Survey of Railroad and Utility Taxation Practices Among the States: 2005 Update
1. Basis for Taxation:
|Public Utility Tax on
|Airline||Yes||2.5% of intra-state receipts|
|Telephone company||Yes||2.5% of intra-state receipts|
|Pipeline||--||None in state|
|Electric company||Yes||2.2% (c)|
|Gas company distribution||Yes||2.2%|
|Steam power company||Yes||--|
|Wharf, dock, terminal||Yes||--|
|Toll bridge or road||Yes||not a utility|
|Boat line (non-stream)||Yes||not a utility|
|Motor vehicle carrier||Yes (b)||not a utility||Mileage tax (d)|
|(a) Freight cars -- 3-1/2% of 30% of value of cars in state during year. Revenues are retained by the state; i.e., they are not apportioned to local tax districts. License tax in lieu of property tax.
(b) Vehicles are assessed by the county where they are domiciled; valuation is on the basis of average market value. Terminals and garages are locally assessed.
(c) Hydroelectric power companies - plus additional tax of 2/5 mill per kilowatt hour manufactured and sold during year.
(d) Exemptions: school buses, vehicles for hire operating within city or town limits, vehicles delivering goods sold by the vehicle owner, vehicles transporting agricultural commodities (but not manufactured products thereof), vehicles hauling road materials and paid by the state or local subdivision (or contractor for the state or subdivision) for no more than 50 miles, vehicles owned or operated by hotels for the transportation of hotel patrons, vehicles owned and operated by the U.S. or any other government unit, vehicles controlled and operated by a bona fide cooperative association, vehicles transporting newspapers, magazines, or the U.S. mail, vehicles owned by a farmer and used occasionally in transporting household goods and furniture, vehicles (other than taxicabs or airport limousines) used primarily for transporting 14 or fewer passengers to and from their regular places of employment, church-owned buses, ambulances, and hearses.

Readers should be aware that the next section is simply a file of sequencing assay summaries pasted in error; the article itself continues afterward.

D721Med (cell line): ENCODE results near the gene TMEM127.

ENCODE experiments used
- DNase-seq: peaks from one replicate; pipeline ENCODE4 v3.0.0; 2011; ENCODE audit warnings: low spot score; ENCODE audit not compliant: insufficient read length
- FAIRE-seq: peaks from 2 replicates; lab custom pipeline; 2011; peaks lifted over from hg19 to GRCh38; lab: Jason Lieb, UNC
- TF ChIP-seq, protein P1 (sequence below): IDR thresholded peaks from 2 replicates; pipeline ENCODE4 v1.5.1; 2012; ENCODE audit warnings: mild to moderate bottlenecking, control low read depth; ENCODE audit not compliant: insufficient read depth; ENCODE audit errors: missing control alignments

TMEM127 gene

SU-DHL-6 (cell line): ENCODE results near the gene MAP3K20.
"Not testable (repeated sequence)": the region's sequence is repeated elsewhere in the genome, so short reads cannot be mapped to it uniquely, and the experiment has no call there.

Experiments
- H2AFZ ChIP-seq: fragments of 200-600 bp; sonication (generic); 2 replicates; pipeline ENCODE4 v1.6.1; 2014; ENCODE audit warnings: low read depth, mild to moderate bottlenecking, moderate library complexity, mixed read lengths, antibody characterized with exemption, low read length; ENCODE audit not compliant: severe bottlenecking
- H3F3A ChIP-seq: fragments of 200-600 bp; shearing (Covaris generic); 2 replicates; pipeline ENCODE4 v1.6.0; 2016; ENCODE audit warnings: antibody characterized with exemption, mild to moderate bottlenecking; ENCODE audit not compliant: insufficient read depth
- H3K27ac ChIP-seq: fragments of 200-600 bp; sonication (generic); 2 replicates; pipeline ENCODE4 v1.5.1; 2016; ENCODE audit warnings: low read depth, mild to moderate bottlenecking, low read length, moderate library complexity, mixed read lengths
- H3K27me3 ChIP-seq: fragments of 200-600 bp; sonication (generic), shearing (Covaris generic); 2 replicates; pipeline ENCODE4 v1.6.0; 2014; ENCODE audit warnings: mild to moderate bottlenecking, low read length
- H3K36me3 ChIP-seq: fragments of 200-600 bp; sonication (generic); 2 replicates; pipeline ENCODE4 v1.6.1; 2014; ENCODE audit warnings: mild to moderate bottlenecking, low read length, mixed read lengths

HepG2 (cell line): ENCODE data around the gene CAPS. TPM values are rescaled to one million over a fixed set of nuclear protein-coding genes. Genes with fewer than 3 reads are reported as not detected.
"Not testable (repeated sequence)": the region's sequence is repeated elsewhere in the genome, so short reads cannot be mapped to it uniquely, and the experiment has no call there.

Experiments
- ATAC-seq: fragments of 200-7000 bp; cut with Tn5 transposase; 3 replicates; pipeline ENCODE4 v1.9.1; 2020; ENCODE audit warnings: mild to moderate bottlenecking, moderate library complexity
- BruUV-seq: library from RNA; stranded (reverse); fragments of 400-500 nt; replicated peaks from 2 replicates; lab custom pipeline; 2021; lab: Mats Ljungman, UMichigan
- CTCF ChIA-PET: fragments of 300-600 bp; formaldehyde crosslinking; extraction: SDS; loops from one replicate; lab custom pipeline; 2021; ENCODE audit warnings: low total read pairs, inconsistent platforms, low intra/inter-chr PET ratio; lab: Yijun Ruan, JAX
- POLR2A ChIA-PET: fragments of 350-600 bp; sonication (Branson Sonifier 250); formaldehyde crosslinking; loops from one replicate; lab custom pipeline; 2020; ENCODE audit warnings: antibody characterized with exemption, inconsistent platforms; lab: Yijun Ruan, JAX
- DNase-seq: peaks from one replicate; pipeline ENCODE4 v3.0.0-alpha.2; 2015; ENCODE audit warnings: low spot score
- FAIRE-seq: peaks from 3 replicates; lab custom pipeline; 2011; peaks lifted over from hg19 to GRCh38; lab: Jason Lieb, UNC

Note: Since many types of utilities are subject to both a property tax and a license tax on gross receipts, it might appear that utilities are taxed at a considerably higher rate in Alabama than in other states. In fact this is not the case, since effective property tax rates in Alabama are substantially lower than they are elsewhere. The maximum rates allowed there are: 2% for utility property, 1.5% for commercial property, and 1% for residential property.